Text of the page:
Membranes, made of polymers or ceramics, can be used to effectively sieve out carbon dioxide from gas streams. The membrane material is specifically designed to preferentially separate the molecules in the mixture. A range of configurations exists either simply as gas separation devices or incorporating liquid absorption stages. This process has not yet been applied on a large scale and there are challenges related to the composition and temperature of the flue gases.
Membranes are used to separate CO2 from other gases (gas separation membranes) and to allow CO2 to be absorbed from a gas stream into a solvent (membrane gas absorption ). Other membranes being developed are facilitated transport membranes. There are a range of membranes types for these processes.
Membrane Gas Absorption
A membrane can be used with a solvent to capture the CO2. The CO2 diffuses between the pores in the membrane and is then absorbed by the solvent. The membrane maintains the surface area between gas and liquid phases. This type of membrane is used when the CO2 has a low partial pressure, such as in flue gases, because the driving force for gas separation is small.
In the diagram above, the porous membrane allows gases to come into contact with the solvent. Only CO2 is absorbed because of the selectivity of the solvent. The membrane itself does not separate the CO2 from other gases, but rather maintains a barrier between the liquid and gas with permeability through the pores.
In a traditional solvent absorption process, the liquid and the gas are together, which leads to flow problems such as foaming and channeling. The physical separation of the gas flow from the liquid flow eliminates these problems.
Using a compact membrane can reduce the size of the equipment required to absorb the CO2. Reseach is focussed on developing appropriate solvents and optimising the reaction time.
Hollow fibre modules are one of the possible arrangements for reducing the size of capture equipment.
Gas separation membranes
The advantage of using gas separation membranes is that the equipment is much smaller and there is no solvent involved. At the current stage of development, the main cost is the energy required to create a large enough pressure difference across the membrane to drive separation.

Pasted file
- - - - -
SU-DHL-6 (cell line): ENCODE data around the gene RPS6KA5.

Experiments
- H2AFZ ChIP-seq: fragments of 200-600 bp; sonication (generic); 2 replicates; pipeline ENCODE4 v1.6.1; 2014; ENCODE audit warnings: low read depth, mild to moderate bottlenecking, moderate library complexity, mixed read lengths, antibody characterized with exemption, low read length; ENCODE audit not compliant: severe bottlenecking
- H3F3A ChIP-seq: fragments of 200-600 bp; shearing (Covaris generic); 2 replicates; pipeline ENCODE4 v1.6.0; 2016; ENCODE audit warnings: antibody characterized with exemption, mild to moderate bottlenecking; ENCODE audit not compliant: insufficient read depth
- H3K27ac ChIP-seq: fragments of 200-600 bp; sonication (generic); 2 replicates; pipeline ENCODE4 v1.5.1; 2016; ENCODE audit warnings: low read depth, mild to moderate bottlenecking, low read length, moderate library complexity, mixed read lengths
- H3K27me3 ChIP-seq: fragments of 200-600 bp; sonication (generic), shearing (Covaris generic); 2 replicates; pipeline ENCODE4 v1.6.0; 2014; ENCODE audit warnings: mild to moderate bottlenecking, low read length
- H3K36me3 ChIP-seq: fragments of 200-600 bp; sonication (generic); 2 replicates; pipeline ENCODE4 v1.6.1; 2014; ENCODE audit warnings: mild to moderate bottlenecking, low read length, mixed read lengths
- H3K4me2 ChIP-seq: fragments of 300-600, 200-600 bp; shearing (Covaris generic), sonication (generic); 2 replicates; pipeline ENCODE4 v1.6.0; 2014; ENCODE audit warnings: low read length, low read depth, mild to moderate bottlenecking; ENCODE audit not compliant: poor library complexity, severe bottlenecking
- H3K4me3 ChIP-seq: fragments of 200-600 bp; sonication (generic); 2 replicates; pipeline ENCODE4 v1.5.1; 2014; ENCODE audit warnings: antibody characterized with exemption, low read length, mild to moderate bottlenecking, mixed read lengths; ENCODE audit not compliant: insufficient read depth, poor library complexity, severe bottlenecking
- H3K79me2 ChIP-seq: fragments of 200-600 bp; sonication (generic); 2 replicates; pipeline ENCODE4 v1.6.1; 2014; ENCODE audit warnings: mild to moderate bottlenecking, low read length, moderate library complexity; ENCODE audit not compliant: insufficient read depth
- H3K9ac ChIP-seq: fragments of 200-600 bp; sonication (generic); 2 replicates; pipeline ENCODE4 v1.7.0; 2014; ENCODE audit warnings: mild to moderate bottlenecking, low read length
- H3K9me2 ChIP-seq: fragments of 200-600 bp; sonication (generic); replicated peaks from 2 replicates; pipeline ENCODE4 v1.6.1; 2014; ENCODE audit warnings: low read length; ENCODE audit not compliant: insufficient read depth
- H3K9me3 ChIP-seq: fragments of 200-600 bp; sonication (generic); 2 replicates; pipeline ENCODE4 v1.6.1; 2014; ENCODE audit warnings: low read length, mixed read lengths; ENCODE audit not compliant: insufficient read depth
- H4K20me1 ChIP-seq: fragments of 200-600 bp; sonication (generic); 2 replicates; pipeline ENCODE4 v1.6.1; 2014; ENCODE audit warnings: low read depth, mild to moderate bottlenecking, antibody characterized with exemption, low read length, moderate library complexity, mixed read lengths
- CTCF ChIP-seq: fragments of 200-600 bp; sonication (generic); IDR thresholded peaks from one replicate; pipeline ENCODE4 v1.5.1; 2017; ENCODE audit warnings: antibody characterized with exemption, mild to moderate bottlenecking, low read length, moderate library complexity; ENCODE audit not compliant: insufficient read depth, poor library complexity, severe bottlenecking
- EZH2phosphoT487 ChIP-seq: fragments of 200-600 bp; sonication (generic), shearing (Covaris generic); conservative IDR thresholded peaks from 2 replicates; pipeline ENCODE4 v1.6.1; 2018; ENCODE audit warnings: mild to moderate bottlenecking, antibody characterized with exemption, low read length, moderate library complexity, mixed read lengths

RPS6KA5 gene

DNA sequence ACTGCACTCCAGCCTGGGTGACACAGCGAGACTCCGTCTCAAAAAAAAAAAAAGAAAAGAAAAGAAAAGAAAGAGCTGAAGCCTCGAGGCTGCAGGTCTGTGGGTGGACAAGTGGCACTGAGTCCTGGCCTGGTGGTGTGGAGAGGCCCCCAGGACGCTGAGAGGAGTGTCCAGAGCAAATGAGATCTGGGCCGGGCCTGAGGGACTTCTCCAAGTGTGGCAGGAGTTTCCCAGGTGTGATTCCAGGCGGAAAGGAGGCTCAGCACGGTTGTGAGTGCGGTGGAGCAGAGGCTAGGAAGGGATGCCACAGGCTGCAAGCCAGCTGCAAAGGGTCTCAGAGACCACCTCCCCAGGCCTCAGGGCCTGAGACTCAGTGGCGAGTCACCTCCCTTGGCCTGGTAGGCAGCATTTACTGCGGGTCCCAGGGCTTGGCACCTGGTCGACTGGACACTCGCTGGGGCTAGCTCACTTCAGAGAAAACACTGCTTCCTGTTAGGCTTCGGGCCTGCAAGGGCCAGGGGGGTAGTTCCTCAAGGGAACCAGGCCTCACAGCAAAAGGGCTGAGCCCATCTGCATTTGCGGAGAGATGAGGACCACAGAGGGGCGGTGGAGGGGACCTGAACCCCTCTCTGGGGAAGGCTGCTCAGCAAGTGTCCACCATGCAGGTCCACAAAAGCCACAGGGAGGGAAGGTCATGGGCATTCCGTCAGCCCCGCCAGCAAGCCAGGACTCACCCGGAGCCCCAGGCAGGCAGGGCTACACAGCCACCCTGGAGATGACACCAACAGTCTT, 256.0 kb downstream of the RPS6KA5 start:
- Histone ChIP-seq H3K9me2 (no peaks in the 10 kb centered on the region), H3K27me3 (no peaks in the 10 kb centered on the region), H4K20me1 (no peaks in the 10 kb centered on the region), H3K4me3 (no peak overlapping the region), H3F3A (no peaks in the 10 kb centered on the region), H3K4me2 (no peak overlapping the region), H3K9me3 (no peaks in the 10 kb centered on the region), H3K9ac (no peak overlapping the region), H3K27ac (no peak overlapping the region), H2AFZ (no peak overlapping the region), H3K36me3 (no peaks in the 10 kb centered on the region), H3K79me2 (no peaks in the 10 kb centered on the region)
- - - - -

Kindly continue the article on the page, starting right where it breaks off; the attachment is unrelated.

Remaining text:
A membrane acts as a semi-permeable barrier. The CO2 passes through this barrier more easily than other gases. In general, the rate at which a particular gas will move through the membrane can be determined by the size of the molecule, the concentration of gas, the pressure difference across the membrane and the affinity of the gas for the membrane material.
There are a number of mechanisms for gas separation in membranes:
- Knudsen diffusion: gas components are separated based on the difference in the mean path of the gas molecules.
- Molecular sieving: gas components are separated based on size exclusion, the size being the kinetic diameter of the gas molecules.
- Solution-diffusion: the gases are separated by their solubility within the membrane and their diffusions through the dense membrane matrix. This is the usual separation mechanism for polymeric membranes (rubbers, polyimides, cellulose acetate).
- Surface diffusion: gas molecules with higher polarity are selectively adsorbed onto the surface of the membrane and pass through the membrane by moving from one adsorption site to another
- Capillary condensation
The most common are molecular sieving and solution-diffusion.
Pore size and transport mechanism
The mechanism for transport across a porous membrane is in part dependent on the size of the membrane. For carbon porous membranes, this dependence on size is represented below.
Facilitated transport membranes – new technology for CO2 capture?
Facilitated transport usually describes a biological process where molecules from the bloodstream are transported across cell walls into cells by specialized membrane proteins. Research into this process would involve developing molecules within membranes that aid CO2 passing through the membrane.
Development of new membranes has focused on increasing permeability and selectivity. In general, a highly permeable membrane has low selectivity and vice versa. This is described in the diagram below, with the upper bound known as Robeson’s upper bound.
Early membranes for CO2 separation were made from cellulose acetate. Composite membranes with a glassy (or hard) polymer segment and a rubbery polymer segment are amongst the new developments. Microporous polymeric structures and carbon membranes are also being developed.
The polymeric membranes do not operate well at high temperatures.
The attraction of inorganic membranes is that they can operate at higher temperatures than the organic membranes.
Zeolites (aluminosilicates) act as molecular sieves.
Some membranes have functionalised pores which have a high chemical affinity for CO2. This increases permeability
Issues and limitations
- Polymeric membranes are proven in the capture of CO2 from natural gas
- Existing issues include:
- Competitive Sorption
- Pre-combustion capture is likely to be viable, particularly for hydrogen separation within membrane reactors
- Post-combustion capture offers the greatest challenge for membranes